Remove from your mind the idea of Virtual Reality being the harbinger of a great isolation. VR is poised to become the next big step in social media and communication technology. Consumer devices have been on the market for less than five months, and in that time a clear distinction is being made between games that are one-off experiences, and those that are fresh and compelling enough to garner daily use. The latter tends to be filled with social elements. Case in point: Rec Room
Rec Room is, on a daily basis, one of the most played VR games on Steam. It is a virtual chat room in which players interact using speech and body language. What is hard to get across with words is the actual experience of meeting someone in virtual space. Their head being tracked means you get a sense for how tall they are. The tracking is precise enough that a person can point, shrug, facepalm, or dance, and it all comes through naturally. This is what online multiplayer games have always been missing – emotes functioning as a sad replacement. During a round of Rec Room’s paintball game, you will look into the eyes of your enemy, dodging their paint pellets with the tilt of your head while sending back retaliating fire. To teabag them will tire your knees.
Paintball is just one of the games you can play in Rec Room. As of this writing the list includes paintball, shield soccer, 3D charades, disc golf, paddleball, and dodgeball. More activities are supposedly coming down the road. Meanwhile, there is always the social public space dubbed the locker room. Players also each have their own dorm rooms where they can invite friends for a private chat. How do you invite someone to join your party? You give them a fist bump.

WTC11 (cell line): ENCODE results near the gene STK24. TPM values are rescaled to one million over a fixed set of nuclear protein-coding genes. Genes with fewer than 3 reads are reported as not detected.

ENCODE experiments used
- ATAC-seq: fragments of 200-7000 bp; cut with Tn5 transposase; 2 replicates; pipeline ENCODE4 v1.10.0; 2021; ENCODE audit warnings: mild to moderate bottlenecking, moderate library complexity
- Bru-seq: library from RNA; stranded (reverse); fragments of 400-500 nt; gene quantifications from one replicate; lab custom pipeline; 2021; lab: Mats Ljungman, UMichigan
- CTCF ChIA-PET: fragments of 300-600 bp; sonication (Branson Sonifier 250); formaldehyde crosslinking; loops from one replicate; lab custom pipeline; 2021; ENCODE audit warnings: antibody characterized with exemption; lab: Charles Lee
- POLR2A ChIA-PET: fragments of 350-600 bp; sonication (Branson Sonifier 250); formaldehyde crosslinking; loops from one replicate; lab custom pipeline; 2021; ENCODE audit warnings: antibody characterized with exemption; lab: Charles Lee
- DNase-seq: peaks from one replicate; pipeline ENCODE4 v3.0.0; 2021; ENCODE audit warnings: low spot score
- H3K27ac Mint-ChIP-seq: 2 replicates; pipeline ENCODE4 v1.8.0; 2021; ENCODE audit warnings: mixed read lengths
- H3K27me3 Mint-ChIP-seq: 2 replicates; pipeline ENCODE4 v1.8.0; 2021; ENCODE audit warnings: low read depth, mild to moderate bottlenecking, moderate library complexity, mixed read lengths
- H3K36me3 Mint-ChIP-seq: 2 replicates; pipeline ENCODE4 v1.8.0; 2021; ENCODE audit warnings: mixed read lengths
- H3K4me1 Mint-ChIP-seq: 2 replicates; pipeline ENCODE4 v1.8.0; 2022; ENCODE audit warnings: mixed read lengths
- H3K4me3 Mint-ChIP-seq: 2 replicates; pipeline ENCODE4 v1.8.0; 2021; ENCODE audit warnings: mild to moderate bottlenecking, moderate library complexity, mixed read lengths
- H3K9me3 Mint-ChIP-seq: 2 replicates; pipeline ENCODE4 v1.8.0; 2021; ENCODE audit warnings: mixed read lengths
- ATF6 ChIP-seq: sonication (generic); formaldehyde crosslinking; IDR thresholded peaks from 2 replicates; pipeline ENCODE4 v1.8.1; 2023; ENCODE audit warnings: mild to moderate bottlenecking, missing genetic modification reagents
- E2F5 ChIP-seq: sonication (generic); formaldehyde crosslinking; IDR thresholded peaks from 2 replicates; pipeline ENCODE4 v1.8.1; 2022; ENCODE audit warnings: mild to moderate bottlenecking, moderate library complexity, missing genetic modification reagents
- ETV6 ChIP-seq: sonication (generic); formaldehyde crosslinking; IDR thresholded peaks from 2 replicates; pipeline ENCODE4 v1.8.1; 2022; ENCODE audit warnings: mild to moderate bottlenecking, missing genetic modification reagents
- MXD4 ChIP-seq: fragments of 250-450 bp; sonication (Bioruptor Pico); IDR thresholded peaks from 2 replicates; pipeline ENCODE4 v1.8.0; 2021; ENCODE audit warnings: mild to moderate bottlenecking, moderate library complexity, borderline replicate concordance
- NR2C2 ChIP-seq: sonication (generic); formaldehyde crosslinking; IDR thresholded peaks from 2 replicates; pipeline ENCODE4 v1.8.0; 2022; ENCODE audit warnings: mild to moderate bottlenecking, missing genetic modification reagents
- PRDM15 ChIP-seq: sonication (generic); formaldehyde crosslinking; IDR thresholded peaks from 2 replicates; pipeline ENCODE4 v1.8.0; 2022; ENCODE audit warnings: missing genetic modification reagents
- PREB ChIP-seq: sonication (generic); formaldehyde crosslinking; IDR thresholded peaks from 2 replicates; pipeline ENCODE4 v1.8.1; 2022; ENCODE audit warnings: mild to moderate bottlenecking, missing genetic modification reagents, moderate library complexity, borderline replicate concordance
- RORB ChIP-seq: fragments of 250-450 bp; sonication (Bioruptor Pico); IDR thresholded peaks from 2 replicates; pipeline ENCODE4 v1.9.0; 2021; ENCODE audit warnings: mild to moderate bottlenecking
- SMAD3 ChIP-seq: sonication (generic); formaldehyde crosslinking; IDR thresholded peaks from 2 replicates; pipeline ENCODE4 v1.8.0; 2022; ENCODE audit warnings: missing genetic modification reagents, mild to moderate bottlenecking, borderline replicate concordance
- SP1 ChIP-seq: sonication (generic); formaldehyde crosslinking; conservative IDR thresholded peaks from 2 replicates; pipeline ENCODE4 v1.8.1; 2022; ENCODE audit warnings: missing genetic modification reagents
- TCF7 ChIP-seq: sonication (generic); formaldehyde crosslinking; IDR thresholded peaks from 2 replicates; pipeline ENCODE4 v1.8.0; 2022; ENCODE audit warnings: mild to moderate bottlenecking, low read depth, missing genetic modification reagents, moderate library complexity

This is not a review of Rec Room, however. Even describing it as ‘fun’ or ‘not fun’ misses the point. Sure, it is a free-to-play early access game on steam, but it’s also a piece of history-in-the-making. It (along with Altspace) constitutes the first big wave of VR social media. This is taking the most popular elements of the internet and applying them to technology that sheds the abstractions of keyboard and mouse computer interfacing. This means that you don’t like something with a click, you do so with a handshake. I can’t stress enough how important it is to stop thinking of VR as a thing for video games, and instead think of it as a tool for communication, one that is as important as books, phones, radios, televisions, and computers.
But, being the most financially successful consumer-facing market, video games are very important to the first steps of VR. Like the computer in the 90s, this new technology will be cared for in its infancy by video games and pornography. Talk of the latter is for another time.
I’ve lost hours dropping into a game of charades with two strangers, the three of us taking turns drawing clues with the 3D paint-gun. It seems simple, but so much was happening. Things that seem so inconsequential when listed on a website, but things that feel groundbreaking to live. We patted each other on the back, we cupped our mouths and boo’d particularly bad drawings, and during a moment of absent mindedness I scratched by balls and got called on it.
What made the time fly by was the sense of being in a place with these people who felt like longtime friends, but who I will only remember as floating heads and hands. What makes the game fun are the people and interactions.
Similarly, what makes the game not fun is the people. That same game of charades could very well (and has) ended up being a complete disaster, filled with annoying 10 year olds screaming and mouth-breathing thirty year olds stealing the paint-gun to drawn penises.
And that is the curve ball VR threw. While fear mongers write articles predicting the end of an appreciation for outside, developers are creating a new way to video-chat your nephew living across the country, methods for a young kid to sit in class even though he’s home with a cold, and vehicles to allow anyone to get seats on the sidelines of the Super Bowl. VR is more than just the holodeck from Star Trek, it’s the teleporter too.